is it more efficient to use
Older versions of IE will benefit from the inclusion of
Because of that, every element on the page needs to be selected with:
...and manually tested to see if it has the
If you include
...then test only those elements.
When I say older versions, I mean IE6 and IE7 since IE8+ supports
It depends. If you mean performance.
I prepared special test for everyone on JSPerf: jquery class selector test.
On my browser and computer (FF 3.6.13 and Core 2 Duo 1.6)
And after few more tests it seems that
I like to include the tag name if it helps self-document the code. If I can use
I tend to do it.
I guess the best way to get some speed on large pages is to use find instead.
$( your-container ).find("div.active")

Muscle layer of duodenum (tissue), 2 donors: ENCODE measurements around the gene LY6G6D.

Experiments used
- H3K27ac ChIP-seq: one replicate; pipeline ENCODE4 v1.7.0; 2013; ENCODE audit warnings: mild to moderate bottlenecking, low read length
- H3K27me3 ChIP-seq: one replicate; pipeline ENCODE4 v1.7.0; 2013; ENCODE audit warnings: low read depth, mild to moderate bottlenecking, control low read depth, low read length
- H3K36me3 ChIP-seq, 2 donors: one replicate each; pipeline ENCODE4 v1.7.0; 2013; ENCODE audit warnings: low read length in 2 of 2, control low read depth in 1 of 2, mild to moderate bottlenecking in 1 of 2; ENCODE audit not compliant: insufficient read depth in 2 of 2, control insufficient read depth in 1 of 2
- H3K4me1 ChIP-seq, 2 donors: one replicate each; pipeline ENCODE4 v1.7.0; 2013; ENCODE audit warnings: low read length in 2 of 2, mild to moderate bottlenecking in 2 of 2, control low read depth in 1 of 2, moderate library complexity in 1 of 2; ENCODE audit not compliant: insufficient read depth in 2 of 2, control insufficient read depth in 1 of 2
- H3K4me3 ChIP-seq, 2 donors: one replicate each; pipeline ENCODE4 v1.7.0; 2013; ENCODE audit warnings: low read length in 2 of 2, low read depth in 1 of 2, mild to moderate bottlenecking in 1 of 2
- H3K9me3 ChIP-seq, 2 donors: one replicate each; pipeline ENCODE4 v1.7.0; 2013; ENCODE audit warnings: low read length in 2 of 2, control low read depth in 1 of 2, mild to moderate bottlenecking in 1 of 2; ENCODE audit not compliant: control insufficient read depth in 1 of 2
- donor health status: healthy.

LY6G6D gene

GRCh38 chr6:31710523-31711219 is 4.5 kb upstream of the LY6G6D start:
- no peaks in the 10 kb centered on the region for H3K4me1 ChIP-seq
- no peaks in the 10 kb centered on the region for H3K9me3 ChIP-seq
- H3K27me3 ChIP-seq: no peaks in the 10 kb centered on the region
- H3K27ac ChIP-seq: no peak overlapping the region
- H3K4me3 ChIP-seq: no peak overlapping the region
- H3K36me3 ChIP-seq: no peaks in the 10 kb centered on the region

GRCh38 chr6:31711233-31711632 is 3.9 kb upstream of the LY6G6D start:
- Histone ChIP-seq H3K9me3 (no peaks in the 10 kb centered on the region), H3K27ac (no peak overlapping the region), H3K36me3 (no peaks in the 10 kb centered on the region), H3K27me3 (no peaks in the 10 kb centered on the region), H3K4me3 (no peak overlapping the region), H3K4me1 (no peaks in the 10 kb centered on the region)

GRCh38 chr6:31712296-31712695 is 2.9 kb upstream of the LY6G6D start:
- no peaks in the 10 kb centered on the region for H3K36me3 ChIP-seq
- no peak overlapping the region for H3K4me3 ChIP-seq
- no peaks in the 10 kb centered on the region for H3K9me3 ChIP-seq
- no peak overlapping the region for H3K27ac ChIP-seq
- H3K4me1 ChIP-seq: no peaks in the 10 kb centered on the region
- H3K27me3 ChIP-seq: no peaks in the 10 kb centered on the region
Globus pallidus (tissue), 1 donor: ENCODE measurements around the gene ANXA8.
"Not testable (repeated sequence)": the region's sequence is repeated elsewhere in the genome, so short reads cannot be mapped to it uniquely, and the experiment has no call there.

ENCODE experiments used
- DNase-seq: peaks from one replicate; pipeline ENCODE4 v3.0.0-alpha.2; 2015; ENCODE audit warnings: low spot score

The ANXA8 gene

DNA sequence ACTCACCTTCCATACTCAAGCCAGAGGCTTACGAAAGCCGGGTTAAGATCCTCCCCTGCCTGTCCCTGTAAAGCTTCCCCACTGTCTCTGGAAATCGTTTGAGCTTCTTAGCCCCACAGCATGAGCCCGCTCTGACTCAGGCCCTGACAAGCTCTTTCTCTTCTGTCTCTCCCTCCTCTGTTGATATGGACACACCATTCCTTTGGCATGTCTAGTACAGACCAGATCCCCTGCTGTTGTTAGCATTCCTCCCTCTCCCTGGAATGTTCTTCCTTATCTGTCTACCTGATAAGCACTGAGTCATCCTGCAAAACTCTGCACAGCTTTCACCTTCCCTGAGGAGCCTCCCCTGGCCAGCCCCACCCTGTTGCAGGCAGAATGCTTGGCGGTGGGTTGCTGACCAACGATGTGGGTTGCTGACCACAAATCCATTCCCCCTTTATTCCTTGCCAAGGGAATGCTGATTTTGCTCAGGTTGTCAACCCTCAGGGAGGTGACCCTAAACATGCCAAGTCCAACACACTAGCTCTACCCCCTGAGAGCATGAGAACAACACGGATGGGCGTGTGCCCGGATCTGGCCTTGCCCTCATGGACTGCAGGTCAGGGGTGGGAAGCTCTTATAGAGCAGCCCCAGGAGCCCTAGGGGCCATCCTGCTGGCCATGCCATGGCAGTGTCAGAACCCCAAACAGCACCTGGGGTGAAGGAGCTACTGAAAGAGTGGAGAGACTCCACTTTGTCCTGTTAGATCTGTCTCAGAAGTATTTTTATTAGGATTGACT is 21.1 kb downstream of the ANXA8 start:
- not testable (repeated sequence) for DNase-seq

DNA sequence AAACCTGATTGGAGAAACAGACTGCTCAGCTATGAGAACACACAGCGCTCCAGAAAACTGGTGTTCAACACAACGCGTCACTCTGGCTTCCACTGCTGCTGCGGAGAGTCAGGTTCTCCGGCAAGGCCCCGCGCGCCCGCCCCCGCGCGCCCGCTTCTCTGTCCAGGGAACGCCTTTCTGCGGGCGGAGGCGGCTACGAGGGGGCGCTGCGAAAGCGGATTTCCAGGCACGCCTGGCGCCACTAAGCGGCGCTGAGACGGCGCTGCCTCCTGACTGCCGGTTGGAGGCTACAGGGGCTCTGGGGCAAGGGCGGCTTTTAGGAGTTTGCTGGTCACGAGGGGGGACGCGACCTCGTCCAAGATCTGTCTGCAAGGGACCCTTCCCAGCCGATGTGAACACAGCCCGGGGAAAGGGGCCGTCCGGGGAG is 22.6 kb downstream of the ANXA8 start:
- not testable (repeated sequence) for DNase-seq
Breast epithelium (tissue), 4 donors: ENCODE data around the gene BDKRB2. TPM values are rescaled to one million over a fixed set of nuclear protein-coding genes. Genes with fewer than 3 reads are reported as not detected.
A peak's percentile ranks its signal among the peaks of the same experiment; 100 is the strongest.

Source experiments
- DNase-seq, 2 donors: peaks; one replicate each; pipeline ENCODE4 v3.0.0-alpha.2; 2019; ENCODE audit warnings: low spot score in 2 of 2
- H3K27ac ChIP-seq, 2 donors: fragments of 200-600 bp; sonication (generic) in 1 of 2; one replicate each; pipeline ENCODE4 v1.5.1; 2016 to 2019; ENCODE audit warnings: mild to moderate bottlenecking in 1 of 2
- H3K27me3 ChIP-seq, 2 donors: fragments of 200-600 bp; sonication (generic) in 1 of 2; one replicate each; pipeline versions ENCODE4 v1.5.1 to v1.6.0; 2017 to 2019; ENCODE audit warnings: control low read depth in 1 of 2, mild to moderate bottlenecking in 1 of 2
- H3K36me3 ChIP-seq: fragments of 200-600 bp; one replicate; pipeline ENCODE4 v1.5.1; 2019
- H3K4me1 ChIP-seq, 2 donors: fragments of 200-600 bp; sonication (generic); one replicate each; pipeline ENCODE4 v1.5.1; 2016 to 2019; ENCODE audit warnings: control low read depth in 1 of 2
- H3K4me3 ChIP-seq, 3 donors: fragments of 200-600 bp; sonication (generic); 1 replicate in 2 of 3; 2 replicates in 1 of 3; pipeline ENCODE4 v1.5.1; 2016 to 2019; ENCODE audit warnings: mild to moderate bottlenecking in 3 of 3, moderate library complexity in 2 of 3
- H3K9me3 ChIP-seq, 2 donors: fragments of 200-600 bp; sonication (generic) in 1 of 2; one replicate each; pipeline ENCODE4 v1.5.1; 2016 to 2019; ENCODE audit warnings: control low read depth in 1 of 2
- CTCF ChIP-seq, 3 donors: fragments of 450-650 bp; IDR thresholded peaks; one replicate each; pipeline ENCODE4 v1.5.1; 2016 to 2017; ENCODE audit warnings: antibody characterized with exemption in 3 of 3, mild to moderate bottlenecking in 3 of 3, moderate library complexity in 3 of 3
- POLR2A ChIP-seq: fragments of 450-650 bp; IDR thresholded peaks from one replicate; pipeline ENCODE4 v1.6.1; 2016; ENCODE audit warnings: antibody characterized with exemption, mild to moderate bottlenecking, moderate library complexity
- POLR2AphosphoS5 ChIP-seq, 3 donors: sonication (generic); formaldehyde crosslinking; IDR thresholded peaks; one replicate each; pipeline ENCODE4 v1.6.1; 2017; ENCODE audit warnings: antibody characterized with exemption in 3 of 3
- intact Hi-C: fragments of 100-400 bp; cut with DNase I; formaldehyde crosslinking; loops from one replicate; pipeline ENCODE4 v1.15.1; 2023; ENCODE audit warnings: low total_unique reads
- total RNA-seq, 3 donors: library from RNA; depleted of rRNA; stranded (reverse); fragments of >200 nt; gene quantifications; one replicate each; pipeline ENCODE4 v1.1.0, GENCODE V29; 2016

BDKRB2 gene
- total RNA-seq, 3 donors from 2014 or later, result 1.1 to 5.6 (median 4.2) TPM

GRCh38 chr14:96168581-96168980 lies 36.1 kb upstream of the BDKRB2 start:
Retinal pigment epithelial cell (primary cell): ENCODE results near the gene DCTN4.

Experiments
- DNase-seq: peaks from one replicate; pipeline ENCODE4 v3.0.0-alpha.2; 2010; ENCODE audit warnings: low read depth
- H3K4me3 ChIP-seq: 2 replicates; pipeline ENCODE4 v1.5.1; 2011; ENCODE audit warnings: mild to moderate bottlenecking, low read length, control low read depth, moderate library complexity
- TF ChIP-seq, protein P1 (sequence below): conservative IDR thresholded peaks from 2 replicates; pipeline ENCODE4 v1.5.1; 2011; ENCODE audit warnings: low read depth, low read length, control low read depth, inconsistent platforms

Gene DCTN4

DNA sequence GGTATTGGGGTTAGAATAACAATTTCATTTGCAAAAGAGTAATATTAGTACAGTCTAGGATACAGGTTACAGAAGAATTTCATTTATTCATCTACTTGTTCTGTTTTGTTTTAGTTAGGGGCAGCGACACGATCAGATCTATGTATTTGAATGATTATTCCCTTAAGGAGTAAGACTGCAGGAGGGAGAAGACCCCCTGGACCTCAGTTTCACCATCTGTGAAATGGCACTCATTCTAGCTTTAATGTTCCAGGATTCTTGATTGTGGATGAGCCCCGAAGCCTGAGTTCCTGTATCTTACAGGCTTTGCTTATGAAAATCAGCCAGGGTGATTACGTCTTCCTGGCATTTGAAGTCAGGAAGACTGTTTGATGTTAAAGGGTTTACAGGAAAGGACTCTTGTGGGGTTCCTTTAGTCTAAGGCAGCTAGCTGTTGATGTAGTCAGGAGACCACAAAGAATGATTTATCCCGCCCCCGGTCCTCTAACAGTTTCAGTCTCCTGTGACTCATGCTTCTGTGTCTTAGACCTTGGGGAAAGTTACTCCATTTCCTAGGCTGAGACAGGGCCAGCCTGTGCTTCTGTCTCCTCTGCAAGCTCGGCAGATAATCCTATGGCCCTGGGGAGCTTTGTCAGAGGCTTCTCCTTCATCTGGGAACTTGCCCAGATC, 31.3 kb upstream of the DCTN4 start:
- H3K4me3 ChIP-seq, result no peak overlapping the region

Since you always? know where you should look, you can create your own scope. So that the browser only need to search within that area of code.
By the way, you don't need to care about size of the css, EVER :) Use css minifing tools to minimize the css when the site is in production mode. You can also set your web server to automatically gzip your css files before sending the to the user. And if you don't change your css filename on every pageload, the browser cache up to whole css file.
CSS selectors in jQuery used to be optimized similar to how you would do it for browsers, see: http://css-tricks.com/efficiently-rendering-css/
Specifying a generic tag anywhere, even with an ID or class would be dramatically slower than just specifying the ID or class alone. See:
The above uses jQuery 1.3. Since jQuery 1.4 and the introduction of the Sizzling selector engine, this is less important from what I understand. See:
For myself, I decided in CSS to use whatever reads the easiest, and I am more specific there since that is only parsed once. In jQuery, however, I have been more careful since those selectors could run thousands of times over the life of a page.